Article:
For three and a half years the island of Singapore had been a prison and labour camp. One can only imagine the feelings of the POWs at their liberation. Des has painted the whole island as one giant prison, with a white surrender flag and in red writing: ‘Under Entirely New Management’ written on the tower.
On viewing this cartoon, a 94 year old former Changi POW stated that this is recognizably Changi Goal. He could clearly see ‘A’ Block to the left of the clock tower and ‘B’ Block to the right of the clock tower. He was on the third floor of ‘A’ Block.
‘One of the Concert Party comedians, Harry Smith, had a catch phrase, “You’ll never get off the Island”, which became almost the watchword of the prisoners throughout the captivity.’
When the British built the Changi Jail, they modeled it on the infamous ‘Alcatraz Jail’ (The Rock), of San Francisco, some likenesses can be seen in this image between Changi Jail and ‘The Rock’
‘One of the Concert Party comedians, Harry Smith, had a catch phrase, ‘You’ll never get off the Island’, which became almost the watchword of the prisoners throughout the captivity.‘
‘For over sixty years the name Changi has remained synonymous with hardship and cruelty, borne during this horrific chapter in British military history, a name that will not easily be forgotten. It will remain a lasting bitter memory to all those who were unfortunate enough to have been interned in the miserable foulness within its formidable stone walls or in the surrounding camps within its shadows.’
‘Changi was modeled on Alcatraz and was an example of a British goal at its most grim.’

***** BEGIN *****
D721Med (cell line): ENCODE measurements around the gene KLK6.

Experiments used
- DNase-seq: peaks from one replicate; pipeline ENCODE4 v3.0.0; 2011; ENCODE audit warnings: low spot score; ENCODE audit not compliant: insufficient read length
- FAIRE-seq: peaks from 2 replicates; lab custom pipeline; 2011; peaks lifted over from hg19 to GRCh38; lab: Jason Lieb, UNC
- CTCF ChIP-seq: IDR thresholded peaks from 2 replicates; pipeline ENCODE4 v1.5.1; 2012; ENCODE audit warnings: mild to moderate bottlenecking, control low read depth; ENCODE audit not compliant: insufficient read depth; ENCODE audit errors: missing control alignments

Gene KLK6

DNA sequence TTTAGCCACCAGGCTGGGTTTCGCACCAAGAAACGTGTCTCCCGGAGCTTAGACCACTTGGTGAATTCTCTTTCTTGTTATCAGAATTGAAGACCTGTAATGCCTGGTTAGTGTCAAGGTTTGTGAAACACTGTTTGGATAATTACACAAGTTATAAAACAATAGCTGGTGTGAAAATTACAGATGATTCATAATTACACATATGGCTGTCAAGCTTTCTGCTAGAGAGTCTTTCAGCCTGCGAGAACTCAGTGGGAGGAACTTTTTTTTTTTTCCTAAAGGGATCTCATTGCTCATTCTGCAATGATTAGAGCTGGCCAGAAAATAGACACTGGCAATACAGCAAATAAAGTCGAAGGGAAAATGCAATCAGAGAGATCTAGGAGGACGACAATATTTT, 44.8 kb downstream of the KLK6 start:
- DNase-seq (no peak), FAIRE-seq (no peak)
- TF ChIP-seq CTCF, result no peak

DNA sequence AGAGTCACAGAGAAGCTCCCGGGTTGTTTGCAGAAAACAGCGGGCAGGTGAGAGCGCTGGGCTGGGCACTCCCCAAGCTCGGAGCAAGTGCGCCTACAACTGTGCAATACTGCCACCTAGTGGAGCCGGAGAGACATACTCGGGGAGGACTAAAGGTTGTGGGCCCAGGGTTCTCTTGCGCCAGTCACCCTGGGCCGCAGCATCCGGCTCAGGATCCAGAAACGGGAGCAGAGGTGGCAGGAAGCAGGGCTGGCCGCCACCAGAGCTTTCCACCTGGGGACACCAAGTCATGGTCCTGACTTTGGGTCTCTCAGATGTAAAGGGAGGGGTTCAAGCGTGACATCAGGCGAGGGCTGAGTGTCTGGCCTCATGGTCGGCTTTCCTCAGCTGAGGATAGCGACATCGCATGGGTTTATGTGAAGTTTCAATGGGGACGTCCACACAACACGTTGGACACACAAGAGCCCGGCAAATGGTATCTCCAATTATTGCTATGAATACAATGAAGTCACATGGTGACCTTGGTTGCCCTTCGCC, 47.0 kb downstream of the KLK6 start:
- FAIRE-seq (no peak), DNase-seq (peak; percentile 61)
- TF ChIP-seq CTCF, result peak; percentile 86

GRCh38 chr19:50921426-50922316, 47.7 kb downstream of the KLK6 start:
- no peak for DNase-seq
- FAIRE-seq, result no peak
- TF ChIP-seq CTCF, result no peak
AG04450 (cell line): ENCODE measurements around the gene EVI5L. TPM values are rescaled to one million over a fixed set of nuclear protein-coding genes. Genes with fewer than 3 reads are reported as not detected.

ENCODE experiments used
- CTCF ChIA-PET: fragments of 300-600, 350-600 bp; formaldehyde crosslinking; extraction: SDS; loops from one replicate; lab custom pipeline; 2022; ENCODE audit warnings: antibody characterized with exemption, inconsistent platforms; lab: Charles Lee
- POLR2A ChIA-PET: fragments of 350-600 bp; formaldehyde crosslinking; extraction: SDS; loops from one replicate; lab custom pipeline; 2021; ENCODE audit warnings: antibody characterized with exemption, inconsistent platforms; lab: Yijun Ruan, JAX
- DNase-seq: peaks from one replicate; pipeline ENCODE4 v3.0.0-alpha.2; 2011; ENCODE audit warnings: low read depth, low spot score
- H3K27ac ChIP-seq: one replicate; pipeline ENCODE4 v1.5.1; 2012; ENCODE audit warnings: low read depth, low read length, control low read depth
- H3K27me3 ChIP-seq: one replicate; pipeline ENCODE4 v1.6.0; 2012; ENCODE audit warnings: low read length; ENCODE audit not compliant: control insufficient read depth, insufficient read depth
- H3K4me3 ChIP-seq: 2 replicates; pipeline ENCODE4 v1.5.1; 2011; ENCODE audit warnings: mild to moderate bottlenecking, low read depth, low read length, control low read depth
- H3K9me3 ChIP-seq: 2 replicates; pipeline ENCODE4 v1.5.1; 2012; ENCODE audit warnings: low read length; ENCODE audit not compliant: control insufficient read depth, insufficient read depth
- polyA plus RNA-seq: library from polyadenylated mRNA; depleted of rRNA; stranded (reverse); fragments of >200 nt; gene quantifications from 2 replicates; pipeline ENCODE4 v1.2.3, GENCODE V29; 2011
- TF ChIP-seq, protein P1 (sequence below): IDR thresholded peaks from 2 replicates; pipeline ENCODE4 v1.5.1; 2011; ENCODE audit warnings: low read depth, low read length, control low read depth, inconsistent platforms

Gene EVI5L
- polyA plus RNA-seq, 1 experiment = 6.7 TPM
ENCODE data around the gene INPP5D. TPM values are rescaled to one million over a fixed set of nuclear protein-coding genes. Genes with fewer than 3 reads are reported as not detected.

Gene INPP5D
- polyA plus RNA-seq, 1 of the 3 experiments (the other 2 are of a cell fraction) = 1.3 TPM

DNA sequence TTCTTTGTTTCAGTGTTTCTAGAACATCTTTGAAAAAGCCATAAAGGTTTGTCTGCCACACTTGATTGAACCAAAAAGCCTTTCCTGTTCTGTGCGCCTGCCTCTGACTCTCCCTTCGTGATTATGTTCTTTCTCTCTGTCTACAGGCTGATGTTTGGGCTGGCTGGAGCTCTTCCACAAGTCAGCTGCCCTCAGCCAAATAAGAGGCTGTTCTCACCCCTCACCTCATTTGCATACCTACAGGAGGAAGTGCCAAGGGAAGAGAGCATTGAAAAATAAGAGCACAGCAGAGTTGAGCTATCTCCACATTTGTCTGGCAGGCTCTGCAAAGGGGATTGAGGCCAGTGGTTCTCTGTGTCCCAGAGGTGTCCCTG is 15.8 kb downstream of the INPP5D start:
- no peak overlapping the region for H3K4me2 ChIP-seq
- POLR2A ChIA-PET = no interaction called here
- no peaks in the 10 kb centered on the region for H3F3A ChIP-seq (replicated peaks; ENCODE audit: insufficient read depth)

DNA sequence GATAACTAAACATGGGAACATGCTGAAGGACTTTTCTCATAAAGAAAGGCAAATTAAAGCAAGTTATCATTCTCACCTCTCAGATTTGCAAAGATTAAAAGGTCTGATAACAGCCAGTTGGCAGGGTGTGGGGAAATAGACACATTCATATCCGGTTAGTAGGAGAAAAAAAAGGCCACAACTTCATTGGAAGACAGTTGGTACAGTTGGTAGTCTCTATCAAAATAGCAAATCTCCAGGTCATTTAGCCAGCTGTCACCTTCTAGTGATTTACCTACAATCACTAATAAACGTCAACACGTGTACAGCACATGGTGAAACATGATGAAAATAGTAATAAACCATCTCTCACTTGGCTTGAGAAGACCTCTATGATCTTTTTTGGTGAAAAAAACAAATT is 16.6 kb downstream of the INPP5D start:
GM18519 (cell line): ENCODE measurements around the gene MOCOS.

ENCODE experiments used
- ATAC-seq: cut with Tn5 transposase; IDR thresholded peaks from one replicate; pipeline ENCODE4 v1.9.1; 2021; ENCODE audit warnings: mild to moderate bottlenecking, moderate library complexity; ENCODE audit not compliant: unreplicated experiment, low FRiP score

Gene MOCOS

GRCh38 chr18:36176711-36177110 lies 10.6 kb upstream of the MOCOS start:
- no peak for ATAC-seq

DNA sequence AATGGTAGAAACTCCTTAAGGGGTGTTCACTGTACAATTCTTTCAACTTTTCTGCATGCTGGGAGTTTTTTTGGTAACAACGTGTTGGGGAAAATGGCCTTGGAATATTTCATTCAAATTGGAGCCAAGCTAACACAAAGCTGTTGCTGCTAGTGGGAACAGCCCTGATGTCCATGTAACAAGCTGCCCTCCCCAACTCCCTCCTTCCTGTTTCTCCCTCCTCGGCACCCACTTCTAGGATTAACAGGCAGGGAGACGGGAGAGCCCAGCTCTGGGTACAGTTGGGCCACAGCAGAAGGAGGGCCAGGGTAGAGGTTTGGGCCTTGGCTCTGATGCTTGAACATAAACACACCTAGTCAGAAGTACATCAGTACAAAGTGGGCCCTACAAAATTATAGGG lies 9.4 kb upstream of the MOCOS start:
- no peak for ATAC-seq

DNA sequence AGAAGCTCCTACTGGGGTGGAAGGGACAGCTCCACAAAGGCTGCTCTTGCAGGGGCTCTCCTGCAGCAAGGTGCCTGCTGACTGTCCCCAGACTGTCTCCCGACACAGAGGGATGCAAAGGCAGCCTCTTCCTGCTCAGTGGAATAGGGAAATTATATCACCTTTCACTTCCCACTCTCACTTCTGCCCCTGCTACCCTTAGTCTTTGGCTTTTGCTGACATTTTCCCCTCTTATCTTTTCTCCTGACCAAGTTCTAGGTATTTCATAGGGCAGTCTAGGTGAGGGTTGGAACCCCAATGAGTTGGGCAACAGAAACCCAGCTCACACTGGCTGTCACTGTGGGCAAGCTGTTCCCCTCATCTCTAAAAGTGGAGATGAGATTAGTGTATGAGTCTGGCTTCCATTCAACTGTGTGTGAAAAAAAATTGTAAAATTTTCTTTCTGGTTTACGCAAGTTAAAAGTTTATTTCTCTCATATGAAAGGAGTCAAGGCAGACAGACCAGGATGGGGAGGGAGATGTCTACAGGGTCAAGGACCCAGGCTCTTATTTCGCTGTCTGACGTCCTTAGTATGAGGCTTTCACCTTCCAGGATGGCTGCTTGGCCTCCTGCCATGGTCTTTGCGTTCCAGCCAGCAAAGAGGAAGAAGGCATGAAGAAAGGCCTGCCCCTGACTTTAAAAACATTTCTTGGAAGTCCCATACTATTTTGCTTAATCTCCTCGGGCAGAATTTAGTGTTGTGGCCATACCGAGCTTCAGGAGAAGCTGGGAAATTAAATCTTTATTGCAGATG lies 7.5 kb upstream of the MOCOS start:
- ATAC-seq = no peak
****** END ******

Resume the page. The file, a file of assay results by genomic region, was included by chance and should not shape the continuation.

‘As the end of the Pacific War approached, rations to the POW’s were reduced and the work requirement increased. POW’s were made to dig tunnels and fox holes in the hills around Singapore so that the Japanese would have places to hide and fight when the Allies finally reached Singapore. Pay for this work was increased to 30 cents a day – but one coconut cost $30. Many POW’s believed that the Japanese would kill them as the Allies got near to Singapore. This never happened. When Emperor Hirohito told the people of Japan that the war ‘has gone not necessarily to our advantage’, the Japanese soldiers at Changi simply handed over the prison to those who had been the prisoners. To these soldiers, they were simply obeying an Imperial order and were not disgracing their families or country.
When Lord Mountbatten arrived in Singapore, he was joined by RAPWI – ‘Rehabilitation of Allied Prisoners of War and Internees’. The Americans were the first to leave Changi. Those remaining christened RAPWI ‘Retain all Prisoners of War Indefinitely’. When men were repatriated they went to either Sri Lanka or Australia to convalesce.’
“On August 15th 1945 Paddy Matthews stole a radio and heard that the war was over. The Emperor of Japan, overwhelmed by the power of atomic bombs and faced with the prospect of an invasion of Nippon, had unconditionally surrendered.
Three days later even the Japanese themselves admitted that we need no longer work. But the war had not been won; nor lost. It had simply, for the moment, stopped. They ceased to bellow ‘Currah’ and instead bowed politely when we passed. The food which they had recently declared to be non- existent, they now produced in vast quantities so that we might eat our fill. Likewise drugs appeared from everywhere and in profusion.
Then we all assembled, thousands upon thousands of men, until there were 17,000 there in Changi Gaol. British paratroopers arrived and were greeted politely by the Japanese.”
Source: The Naked Island by Russell Braddon; 1955 edition Pan Books Ltd, Pg 282
‘As they boarded ships, the former prisoners took with them diaries, papers, drawings, artworks, photographic negatives, items and mementos – all records of their time in Changi. However small, these were cherished reminders of their survival, of their war.’
Source: Lachlan Grant, ‘Thoughts of Hoe: Liberation & Repatriation’, The AIF Forestry Company’, in Lachlan Grant (ed.), The Changi Book, Published by New South in association with the Australian War Memorial, 2015, pg. 341